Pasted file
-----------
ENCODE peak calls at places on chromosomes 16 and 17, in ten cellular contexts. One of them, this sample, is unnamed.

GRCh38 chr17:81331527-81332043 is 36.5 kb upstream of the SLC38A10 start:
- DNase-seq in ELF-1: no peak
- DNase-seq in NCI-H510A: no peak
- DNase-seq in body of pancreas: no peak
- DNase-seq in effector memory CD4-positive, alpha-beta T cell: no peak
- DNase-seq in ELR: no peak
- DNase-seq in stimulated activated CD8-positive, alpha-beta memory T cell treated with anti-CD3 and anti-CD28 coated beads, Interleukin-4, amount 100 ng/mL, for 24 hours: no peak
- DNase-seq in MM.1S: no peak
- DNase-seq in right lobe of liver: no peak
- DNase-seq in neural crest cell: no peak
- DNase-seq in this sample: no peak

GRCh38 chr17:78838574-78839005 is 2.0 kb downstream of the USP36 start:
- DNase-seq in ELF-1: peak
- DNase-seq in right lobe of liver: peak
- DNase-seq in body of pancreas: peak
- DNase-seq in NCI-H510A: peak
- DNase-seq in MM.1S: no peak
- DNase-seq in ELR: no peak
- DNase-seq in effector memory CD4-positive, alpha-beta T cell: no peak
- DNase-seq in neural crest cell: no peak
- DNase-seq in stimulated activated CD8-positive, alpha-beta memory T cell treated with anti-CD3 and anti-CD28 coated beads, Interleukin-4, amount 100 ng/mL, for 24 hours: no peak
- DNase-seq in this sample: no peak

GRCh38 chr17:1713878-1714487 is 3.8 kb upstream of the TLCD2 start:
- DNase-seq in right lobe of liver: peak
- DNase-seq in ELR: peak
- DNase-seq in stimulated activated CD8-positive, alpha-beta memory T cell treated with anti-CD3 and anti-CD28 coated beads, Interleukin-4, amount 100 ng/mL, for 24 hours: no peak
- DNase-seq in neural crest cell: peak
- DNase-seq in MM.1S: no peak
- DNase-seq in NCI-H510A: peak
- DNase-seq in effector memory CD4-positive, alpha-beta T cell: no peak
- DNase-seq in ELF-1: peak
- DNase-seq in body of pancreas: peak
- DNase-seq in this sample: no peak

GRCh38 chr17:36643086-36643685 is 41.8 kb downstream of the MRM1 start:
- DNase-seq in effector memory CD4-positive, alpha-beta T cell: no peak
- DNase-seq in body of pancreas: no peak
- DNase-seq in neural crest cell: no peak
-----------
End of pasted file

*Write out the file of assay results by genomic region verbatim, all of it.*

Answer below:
ENCODE peak calls at places on chromosomes 16 and 17, in ten cellular contexts. One of them, this sample, is unnamed.

GRCh38 chr17:81331527-81332043 is 36.5 kb upstream of the SLC38A10 start:
- DNase-seq in ELF-1: no peak
- DNase-seq in NCI-H510A: no peak
- DNase-seq in body of pancreas: no peak
- DNase-seq in effector memory CD4-positive, alpha-beta T cell: no peak
- DNase-seq in ELR: no peak
- DNase-seq in stimulated activated CD8-positive, alpha-beta memory T cell treated with anti-CD3 and anti-CD28 coated beads, Interleukin-4, amount 100 ng/mL, for 24 hours: no peak
- DNase-seq in MM.1S: no peak
- DNase-seq in right lobe of liver: no peak
- DNase-seq in neural crest cell: no peak
- DNase-seq in this sample: no peak

GRCh38 chr17:78838574-78839005 is 2.0 kb downstream of the USP36 start:
- DNase-seq in ELF-1: peak
- DNase-seq in right lobe of liver: peak
- DNase-seq in body of pancreas: peak
- DNase-seq in NCI-H510A: peak
- DNase-seq in MM.1S: no peak
- DNase-seq in ELR: no peak
- DNase-seq in effector memory CD4-positive, alpha-beta T cell: no peak
- DNase-seq in neural crest cell: no peak
- DNase-seq in stimulated activated CD8-positive, alpha-beta memory T cell treated with anti-CD3 and anti-CD28 coated beads, Interleukin-4, amount 100 ng/mL, for 24 hours: no peak
- DNase-seq in this sample: no peak

GRCh38 chr17:1713878-1714487 is 3.8 kb upstream of the TLCD2 start:
- DNase-seq in right lobe of liver: peak
- DNase-seq in ELR: peak
- DNase-seq in stimulated activated CD8-positive, alpha-beta memory T cell treated with anti-CD3 and anti-CD28 coated beads, Interleukin-4, amount 100 ng/mL, for 24 hours: no peak
- DNase-seq in neural crest cell: peak
- DNase-seq in MM.1S: no peak
- DNase-seq in NCI-H510A: peak
- DNase-seq in effector memory CD4-positive, alpha-beta T cell: no peak
- DNase-seq in ELF-1: peak
- DNase-seq in body of pancreas: peak
- DNase-seq in this sample: no peak

GRCh38 chr17:36643086-36643685 is 41.8 kb downstream of the MRM1 start:
- DNase-seq in effector memory CD4-positive, alpha-beta T cell: no peak
- DNase-seq in body of pancreas: no peak
- DNase-seq in neural crest cell: no peak